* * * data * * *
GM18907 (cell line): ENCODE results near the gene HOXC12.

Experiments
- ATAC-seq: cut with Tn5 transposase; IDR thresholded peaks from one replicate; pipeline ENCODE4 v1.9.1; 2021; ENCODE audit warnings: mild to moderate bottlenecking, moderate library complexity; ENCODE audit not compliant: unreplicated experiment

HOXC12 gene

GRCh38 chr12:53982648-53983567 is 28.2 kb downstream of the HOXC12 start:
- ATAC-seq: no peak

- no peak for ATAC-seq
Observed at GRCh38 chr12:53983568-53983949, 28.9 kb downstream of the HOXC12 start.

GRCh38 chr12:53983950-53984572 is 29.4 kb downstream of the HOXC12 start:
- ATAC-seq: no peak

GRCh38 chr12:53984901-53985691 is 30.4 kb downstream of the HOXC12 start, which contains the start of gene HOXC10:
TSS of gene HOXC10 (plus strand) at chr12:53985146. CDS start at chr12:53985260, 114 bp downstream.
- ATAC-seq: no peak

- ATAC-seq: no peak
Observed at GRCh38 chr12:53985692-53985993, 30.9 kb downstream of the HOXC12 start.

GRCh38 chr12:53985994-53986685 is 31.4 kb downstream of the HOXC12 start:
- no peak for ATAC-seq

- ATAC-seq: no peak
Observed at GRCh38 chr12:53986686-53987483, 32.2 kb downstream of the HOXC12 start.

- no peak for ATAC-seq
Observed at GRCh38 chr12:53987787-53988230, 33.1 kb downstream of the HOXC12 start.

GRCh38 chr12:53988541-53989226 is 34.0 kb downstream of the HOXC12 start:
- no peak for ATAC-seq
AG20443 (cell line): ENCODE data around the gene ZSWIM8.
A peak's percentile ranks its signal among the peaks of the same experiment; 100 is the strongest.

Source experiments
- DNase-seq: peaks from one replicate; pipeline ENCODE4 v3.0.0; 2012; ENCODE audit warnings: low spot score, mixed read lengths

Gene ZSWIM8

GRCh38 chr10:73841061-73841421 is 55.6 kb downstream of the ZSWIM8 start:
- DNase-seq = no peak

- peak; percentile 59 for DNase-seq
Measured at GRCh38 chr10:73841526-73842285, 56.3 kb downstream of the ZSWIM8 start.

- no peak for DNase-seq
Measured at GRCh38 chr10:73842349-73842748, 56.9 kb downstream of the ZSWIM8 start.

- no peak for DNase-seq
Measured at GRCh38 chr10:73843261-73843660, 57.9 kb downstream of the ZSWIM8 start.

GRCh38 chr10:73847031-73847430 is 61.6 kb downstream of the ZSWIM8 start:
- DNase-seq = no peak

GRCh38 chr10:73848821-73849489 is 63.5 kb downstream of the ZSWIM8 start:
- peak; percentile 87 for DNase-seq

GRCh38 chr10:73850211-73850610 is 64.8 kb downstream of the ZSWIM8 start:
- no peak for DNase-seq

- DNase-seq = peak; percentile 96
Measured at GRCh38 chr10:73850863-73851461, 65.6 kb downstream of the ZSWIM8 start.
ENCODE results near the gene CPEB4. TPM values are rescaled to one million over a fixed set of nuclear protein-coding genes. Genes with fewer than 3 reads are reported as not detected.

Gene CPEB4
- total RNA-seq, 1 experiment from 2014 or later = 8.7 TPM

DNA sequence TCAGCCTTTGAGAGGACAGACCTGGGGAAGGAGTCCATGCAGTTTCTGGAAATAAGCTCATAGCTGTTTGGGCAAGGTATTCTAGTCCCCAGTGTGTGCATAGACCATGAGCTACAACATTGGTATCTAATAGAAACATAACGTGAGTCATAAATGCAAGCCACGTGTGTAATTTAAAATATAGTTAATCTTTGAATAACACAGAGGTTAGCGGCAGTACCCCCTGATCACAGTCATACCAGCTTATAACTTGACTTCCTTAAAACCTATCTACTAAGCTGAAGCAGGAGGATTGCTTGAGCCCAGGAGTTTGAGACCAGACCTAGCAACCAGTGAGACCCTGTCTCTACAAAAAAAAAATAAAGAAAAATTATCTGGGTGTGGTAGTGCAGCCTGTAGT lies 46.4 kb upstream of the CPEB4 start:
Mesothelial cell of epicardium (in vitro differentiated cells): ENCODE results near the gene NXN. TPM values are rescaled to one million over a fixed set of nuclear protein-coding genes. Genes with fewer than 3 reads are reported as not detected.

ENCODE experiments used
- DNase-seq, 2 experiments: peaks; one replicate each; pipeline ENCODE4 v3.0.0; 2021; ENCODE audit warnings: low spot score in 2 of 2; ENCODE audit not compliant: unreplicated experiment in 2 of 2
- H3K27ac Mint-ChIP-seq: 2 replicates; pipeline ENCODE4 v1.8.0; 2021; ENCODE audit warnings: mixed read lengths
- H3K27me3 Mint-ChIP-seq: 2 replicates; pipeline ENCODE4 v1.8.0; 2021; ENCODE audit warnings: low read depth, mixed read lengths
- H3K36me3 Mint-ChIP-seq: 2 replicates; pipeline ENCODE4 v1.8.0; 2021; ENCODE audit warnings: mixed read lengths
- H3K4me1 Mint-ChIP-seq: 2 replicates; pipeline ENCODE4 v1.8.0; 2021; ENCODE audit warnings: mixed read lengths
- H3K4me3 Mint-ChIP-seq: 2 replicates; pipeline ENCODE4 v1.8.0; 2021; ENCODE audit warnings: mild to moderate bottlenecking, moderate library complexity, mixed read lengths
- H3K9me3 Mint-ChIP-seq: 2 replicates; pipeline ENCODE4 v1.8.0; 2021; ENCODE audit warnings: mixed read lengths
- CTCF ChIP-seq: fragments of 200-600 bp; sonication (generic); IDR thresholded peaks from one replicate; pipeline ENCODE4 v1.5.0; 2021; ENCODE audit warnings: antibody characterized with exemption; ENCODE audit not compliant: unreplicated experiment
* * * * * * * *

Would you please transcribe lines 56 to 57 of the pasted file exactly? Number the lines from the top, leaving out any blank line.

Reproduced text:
- H3K4me3 Mint-ChIP-seq: 2 replicates; pipeline ENCODE4 v1.8.0; 2021; ENCODE audit warnings: mild to moderate bottlenecking, moderate library complexity, mixed read lengths
- H3K9me3 Mint-ChIP-seq: 2 replicates; pipeline ENCODE4 v1.8.0; 2021; ENCODE audit warnings: mixed read lengths